Letting his eyes fall to the river below he frowned. Rather than the blue, fast running water he normally saw, it appeared to be muddy and sluggish. Shaking his head he reluctantly stood up again. There was nothing he could do about it, so it was best he just concentrated on getting to the top. Rolling his shoulders, the backpack felt heavy. Facing the mountainside once more, he dug his heels and started up the trail once more.

It was the pain in his shoulders that shook Blair out of the sleep that had had him dreaming of mountains again. With a groan he lifted his head and surveyed his office. He'd fallen asleep on his desk again. Although Jim had apologised for reading the introductory chapter of his dissertation, Blair had felt a certain reluctance to going back to the loft with the man.

Claiming he had some papers to grade, he'd made his way to his office at the university. Intending to do some of the countless tasks he had to do as a TA, he'd instead merely sat at his desk eyeing the dark blue folder holding his dissertation. Deep thinking had brought forth no insights as to what he should do now and the hectic and emotional hours he'd spent at the PD that day had exhausted him. So, pillowing his head on his arms, he'd given in to sleep. He'd decide what to do later.

Damn, the rain was cold! It blew into his eyes blinding him and made the path treacherous. To prove the point he took another unsteady step and slid down the trail. Falling onto his hands he scrabbled about trying to find some purchase. Nails torn and palms scraped he managed to stop himself from sliding too far by slamming his chest down. Pressing himself into the ground he simply lay there for a moment trying to get his breath back.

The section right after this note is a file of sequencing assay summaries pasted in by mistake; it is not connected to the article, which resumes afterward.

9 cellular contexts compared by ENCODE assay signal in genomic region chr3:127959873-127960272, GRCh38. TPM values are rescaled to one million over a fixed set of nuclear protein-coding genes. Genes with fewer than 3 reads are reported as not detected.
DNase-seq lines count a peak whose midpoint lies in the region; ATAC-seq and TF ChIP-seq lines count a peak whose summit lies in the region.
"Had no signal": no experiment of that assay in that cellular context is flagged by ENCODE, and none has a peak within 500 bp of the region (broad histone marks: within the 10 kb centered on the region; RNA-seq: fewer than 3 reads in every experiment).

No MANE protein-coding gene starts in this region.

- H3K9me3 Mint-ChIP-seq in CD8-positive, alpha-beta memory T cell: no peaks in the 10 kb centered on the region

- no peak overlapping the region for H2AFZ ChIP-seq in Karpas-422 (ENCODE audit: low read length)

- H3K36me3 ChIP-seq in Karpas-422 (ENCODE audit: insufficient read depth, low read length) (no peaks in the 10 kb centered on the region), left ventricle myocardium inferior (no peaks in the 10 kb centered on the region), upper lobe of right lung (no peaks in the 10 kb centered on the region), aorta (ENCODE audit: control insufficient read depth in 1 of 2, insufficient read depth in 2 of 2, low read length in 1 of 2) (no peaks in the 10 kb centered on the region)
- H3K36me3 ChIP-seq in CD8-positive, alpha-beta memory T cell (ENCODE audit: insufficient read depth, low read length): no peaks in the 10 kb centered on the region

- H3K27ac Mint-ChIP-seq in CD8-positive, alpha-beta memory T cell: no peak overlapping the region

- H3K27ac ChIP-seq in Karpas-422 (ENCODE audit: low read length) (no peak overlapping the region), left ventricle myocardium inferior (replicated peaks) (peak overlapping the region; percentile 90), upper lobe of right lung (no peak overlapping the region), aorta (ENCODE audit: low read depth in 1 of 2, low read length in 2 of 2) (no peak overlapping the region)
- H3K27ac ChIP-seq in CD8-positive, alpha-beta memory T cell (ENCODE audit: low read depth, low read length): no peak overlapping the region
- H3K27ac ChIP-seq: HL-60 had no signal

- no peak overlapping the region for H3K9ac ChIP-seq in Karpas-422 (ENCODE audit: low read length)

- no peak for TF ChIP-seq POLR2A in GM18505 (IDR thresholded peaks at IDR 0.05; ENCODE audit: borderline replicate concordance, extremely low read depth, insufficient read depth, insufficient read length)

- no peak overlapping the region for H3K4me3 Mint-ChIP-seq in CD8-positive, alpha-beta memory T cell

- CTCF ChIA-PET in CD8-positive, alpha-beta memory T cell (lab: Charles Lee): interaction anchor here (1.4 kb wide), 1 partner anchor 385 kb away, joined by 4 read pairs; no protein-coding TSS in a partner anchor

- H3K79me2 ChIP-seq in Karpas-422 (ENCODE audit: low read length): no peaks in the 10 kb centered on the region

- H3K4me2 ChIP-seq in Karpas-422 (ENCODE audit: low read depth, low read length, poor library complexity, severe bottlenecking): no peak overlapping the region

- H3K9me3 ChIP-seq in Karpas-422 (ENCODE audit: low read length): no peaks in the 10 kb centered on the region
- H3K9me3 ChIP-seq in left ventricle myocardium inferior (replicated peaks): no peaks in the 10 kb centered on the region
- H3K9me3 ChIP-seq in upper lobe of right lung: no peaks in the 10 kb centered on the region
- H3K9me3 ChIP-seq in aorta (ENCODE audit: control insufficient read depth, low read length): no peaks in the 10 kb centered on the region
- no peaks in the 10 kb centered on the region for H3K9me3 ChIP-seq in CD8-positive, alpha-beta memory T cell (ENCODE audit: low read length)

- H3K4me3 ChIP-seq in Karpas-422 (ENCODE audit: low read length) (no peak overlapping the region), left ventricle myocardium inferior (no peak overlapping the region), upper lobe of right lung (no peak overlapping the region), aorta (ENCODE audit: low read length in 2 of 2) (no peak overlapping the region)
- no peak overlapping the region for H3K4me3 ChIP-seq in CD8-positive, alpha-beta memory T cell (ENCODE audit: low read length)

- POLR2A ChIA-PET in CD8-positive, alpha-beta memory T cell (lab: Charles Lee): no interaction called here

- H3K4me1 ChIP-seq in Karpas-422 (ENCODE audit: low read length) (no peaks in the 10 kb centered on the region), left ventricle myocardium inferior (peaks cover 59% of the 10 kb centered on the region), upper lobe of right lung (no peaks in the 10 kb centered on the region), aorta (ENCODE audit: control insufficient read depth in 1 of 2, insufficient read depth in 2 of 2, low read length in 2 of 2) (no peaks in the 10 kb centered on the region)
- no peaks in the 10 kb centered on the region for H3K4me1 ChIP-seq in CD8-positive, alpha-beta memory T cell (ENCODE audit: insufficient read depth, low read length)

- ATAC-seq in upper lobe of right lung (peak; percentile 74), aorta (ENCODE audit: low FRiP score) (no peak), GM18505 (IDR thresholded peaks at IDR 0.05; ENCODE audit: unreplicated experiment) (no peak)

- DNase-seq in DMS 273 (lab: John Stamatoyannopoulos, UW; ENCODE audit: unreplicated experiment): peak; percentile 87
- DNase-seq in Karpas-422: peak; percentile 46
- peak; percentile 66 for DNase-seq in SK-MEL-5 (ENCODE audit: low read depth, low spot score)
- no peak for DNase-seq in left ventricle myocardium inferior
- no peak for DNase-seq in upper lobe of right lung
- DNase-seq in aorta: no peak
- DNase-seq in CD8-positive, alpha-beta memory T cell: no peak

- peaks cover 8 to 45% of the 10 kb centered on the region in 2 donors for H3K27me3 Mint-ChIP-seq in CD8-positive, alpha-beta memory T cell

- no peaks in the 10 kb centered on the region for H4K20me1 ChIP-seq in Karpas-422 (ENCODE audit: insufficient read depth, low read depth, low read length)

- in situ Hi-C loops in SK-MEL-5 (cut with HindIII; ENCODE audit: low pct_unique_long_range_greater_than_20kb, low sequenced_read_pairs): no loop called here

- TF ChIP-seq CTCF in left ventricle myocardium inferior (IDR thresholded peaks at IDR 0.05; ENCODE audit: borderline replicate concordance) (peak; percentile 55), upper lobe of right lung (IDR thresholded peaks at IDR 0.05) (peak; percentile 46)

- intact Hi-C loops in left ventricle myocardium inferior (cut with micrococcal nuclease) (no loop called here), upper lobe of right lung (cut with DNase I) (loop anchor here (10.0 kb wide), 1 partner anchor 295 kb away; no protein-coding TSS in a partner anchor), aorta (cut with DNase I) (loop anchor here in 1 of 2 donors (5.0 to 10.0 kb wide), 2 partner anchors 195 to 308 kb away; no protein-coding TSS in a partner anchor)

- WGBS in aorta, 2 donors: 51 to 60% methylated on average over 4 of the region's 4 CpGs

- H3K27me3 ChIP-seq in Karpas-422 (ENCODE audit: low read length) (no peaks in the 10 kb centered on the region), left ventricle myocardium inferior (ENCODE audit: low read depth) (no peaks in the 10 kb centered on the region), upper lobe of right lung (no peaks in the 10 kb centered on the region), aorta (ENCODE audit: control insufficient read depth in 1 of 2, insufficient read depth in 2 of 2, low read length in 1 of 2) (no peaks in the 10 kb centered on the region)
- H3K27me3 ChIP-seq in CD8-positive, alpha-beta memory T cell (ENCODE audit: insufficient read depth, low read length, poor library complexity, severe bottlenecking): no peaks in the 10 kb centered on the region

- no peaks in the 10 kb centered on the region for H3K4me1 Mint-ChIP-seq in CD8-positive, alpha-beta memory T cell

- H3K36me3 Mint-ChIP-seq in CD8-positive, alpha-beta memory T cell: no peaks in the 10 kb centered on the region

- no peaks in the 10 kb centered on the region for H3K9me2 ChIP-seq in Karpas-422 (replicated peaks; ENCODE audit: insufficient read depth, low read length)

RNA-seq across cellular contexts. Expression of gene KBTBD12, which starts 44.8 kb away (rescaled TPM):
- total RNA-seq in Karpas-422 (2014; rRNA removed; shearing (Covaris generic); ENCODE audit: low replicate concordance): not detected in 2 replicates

Squinting against the onslaught of water, he tried to look up to see just how much ground he'd lost. It was difficult to judge, but he was sure he'd lost at least a few days of climbing. He managed a glimpse of the summit, now looking foreboding and distant. He dropped his head onto his hands feeling his breath hitch in his aching chest. Did he have the strength to go on? Did he want to go on?

The door opening woke Blair out of a light doze. He found that the plastic, oxygen prongs up his nose were uncomfortable enough to prevent him from sinking into a deep sleep. His heart sank when he saw that it was Megan and not Jim who was creeping through the door. He closed his eyes again wondering whether he could get back to the sun-soaked mountain he used to dream about rather than the cold, inhospitable place that it had become in recent years.

"Sandy?"

He dragged his eyes open again and found the Australian woman standing next to his bed.

"Hi," he rasped out and immediately hunched over in a fit of coughing.

"Hey, hey."

A soft hand rubbed his back and once he'd stopped hacking up his lungs another hand held a glass of water out to him. He sipped from it gratefully and brought his reddened eyes up to Megan's. "Thanks," he whispered.

"No probs, mate. Apart from the coughing how're you doing?"

"Believe it or not, better. My chest still hurts though."

"Yeah, well. I can understand why."

Silence reigned for a moment as they both studiously avoided the Jim Ellison shaped elephant in the room.

Megan broke first. "Damn it, Sandy!" She started pacing up and down in the small space. "I just don't believe it. It's my case and he and Banks have gone haring off to South America somewhere chasing that murdering bitch!"

"Wha?" Unfortunately, Blair's mental faculties were pretty much on par with the state of his lungs. "He's gone? He's not here?"

"Yeah, gone. Last night, the pair of them. Without even a word to me."

Blair sank back into his pillows despair clutching at his heart. He felt moisture on his face and thought for a moment he was reliving the moment when the murky water of the fountain had sucked him down. However, he realised that, in fact, it was the caress of cold rain.